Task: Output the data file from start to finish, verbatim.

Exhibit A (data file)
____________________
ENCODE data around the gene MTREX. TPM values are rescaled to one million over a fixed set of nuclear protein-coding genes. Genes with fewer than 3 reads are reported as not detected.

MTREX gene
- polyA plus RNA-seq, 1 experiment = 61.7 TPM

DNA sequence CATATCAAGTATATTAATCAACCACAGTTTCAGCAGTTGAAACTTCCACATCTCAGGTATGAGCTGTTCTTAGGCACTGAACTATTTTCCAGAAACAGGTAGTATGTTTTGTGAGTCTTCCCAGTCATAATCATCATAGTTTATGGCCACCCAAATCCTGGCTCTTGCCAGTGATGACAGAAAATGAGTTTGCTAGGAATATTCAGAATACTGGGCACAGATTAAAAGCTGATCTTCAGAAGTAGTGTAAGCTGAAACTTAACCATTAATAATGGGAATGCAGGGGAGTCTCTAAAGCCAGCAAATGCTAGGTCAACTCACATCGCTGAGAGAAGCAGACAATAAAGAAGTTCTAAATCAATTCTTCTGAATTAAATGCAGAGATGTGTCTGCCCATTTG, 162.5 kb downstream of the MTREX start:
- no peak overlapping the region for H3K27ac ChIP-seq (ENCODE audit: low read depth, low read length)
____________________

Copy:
ENCODE data around the gene MTREX. TPM values are rescaled to one million over a fixed set of nuclear protein-coding genes. Genes with fewer than 3 reads are reported as not detected.

MTREX gene
- polyA plus RNA-seq, 1 experiment = 61.7 TPM

DNA sequence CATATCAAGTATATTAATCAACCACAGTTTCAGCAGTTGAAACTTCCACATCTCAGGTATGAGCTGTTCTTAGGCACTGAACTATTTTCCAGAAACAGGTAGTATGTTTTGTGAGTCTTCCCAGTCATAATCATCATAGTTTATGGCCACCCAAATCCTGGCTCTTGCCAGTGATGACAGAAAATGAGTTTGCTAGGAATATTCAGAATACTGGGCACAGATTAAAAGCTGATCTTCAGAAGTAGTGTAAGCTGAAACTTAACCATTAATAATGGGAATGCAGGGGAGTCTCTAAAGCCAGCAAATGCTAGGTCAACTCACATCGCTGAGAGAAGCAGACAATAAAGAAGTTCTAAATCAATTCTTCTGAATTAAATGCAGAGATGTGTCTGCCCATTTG, 162.5 kb downstream of the MTREX start:
- no peak overlapping the region for H3K27ac ChIP-seq (ENCODE audit: low read depth, low read length)